Xenome Ltd. - (From the Archives)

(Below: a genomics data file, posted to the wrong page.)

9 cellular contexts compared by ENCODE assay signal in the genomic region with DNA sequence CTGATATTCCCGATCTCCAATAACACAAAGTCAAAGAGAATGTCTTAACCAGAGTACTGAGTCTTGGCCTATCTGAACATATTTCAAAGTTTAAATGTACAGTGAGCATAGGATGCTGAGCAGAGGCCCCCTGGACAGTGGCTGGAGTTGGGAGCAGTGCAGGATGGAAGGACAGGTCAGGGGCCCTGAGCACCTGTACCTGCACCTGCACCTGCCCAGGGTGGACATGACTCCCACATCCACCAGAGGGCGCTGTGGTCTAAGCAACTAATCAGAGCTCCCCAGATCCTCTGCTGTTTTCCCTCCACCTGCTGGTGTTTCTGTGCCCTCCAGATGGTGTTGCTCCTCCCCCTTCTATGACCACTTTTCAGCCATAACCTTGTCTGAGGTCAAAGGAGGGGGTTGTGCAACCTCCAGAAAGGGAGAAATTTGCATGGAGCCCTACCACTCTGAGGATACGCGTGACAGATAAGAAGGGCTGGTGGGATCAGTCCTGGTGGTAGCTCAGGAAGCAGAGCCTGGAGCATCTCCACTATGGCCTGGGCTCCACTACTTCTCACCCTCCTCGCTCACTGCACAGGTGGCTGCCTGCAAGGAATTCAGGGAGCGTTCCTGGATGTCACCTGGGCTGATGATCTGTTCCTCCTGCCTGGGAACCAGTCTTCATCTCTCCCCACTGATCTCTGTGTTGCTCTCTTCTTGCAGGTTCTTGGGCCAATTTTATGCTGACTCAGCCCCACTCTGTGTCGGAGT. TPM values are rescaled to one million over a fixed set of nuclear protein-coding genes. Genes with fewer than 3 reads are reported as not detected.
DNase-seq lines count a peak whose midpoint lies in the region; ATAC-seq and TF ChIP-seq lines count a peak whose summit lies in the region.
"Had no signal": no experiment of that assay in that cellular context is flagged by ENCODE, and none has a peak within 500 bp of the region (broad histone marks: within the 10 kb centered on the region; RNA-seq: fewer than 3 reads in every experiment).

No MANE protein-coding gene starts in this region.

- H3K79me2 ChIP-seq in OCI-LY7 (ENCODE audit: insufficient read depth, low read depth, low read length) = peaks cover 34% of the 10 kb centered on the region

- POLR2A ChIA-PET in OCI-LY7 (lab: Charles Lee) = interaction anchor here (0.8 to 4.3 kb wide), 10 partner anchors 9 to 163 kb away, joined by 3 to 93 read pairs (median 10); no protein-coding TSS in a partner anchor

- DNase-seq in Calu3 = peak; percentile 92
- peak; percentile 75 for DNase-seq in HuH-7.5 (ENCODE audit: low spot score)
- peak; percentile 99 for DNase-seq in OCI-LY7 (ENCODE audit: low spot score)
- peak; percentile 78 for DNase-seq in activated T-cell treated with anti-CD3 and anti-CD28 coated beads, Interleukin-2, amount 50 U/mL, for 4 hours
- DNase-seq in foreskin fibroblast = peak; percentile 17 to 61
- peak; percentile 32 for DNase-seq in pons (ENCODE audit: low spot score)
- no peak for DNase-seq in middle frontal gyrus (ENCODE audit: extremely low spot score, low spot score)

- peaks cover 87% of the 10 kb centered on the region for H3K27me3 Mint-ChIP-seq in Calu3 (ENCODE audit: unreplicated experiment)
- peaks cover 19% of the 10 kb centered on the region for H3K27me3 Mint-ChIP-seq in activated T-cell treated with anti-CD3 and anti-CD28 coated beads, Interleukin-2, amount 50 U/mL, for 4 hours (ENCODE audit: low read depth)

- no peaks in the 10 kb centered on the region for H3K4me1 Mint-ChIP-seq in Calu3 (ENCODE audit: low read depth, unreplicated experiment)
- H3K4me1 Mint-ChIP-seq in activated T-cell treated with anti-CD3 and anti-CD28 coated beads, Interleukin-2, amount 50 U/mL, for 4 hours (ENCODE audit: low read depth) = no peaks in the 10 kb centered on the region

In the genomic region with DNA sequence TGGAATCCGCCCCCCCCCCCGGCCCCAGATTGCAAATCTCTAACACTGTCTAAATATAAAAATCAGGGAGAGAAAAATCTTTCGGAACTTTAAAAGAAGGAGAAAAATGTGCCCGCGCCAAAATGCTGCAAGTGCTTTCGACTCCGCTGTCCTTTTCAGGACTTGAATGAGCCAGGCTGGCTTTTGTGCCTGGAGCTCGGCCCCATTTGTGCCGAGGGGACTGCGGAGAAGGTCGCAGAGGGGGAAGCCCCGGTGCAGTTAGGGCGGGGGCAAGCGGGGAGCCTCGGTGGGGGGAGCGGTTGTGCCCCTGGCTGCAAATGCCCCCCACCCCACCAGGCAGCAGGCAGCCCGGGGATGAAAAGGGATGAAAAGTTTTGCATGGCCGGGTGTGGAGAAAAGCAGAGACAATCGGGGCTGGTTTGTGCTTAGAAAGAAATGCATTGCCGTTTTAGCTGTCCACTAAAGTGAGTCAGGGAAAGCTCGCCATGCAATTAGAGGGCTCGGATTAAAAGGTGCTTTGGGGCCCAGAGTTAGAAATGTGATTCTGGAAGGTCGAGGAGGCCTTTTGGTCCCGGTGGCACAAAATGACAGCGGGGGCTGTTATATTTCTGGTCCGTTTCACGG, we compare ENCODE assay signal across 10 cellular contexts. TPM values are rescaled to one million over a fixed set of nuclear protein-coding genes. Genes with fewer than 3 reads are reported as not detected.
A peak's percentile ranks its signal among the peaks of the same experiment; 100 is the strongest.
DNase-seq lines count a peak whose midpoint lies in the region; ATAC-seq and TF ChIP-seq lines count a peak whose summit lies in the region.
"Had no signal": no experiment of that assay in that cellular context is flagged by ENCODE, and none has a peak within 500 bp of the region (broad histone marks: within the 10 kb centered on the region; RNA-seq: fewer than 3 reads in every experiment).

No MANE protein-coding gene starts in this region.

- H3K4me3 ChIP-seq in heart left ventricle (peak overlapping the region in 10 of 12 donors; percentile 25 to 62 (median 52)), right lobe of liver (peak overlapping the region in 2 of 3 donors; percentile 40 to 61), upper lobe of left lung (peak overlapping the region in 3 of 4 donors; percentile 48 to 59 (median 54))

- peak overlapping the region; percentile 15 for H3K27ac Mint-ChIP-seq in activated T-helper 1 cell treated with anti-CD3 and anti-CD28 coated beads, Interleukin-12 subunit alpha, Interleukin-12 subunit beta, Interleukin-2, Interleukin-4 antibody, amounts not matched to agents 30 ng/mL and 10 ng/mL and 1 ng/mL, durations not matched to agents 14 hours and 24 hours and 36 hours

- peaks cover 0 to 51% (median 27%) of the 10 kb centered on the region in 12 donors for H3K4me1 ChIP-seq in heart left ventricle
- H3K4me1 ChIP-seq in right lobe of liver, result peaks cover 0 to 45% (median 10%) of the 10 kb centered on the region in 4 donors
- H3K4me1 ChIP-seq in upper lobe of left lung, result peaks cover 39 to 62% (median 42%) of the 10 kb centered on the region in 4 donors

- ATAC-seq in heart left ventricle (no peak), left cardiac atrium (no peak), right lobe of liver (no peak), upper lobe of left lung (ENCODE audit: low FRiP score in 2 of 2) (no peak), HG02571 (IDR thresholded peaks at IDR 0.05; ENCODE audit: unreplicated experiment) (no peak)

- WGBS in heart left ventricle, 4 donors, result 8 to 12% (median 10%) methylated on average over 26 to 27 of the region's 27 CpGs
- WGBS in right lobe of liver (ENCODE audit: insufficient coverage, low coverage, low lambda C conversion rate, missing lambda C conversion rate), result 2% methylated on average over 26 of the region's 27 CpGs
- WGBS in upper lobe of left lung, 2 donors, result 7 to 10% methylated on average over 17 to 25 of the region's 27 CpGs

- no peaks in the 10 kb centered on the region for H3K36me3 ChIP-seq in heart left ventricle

- Xenome starts pre-clinical testing of cone shell analgesic Xenome's lead drug candidate is the chi-conotoxin, Xen2174, and is targeted to chronic cancer pain (neuropathic pain). The company has reported that Xen2174 is effective in suppressing pain in an animal model of neuropathic pain. In April 2004 Xenome announced that they had filed an Investigational New Drug (IND) application with the FDA's Center for Drug Evaluation and Research (CDER). The IND filing is a major milestone for Xenome as it represents the culmination of a rigorous and successful drug development program aimed at providing proof of efficacy and safety in animals to support a human clinical investigation of Xen2174. As reported recently, in animal models of pain, Xen2174 has been shown to provide superior pain relief when compared to morphine. Pending a successful IND application and Ethics approval Xenome will conduct the first Phase I clinical trial on Xen2174 in Australia with plans to conduct further clinical studies in Australia and in the US. The Phase I clinical trial will examine the safety and tolerability of Xen2174 administered to healthy volunteers. Successful completion of this trial will then provide the platform to conduct further safety and efficacy studies in cancer patients suffering from severe pain. In a Media Release, 20 July 2004, Xenome announced commencement of a Phase I clinical trial on Xen2174. This Phase I trial is a randomised, placebo-controlled, double blind, dose-escalating study involving up to 20 healthy male volunteers. The primary purpose of this trial is to evaluate the safety and tolerability of Xen2174 following intravenous administration. "Additional information on the pharmacokinetics and potential anti-nociceptive effects of Xen2174 will also be examined during the trial", commented Xenome's Head of Drug Development, Dr Michael Thurn. On Friday 13 August, 2004, Xenome announced a realignment of its R&D focus on major pharmaceutical markets in the United States, and a plan to secure further financing. As part of this realignment, it was announced that Xenome's CEO, Dr Tony Evans, will step down to allow the appointment of a CEO, likely to be based in the United States. Xenome has appointed an internationally experienced Clinical Development Manager to manage Xenome's lead drug, Xen2174, currently in Phase I clinical trials. A CMC Manager has also been assigned to oversee drug product production. Another planned appointment, also likely to be located in the US, is a Vice President of Business Development. Co-founder, former General Manager and current Head of Research at Xenome, Dr Roger Drinkwater, will be acting CEO during this transition period and will establish the framework for the next phase of Xenome's development.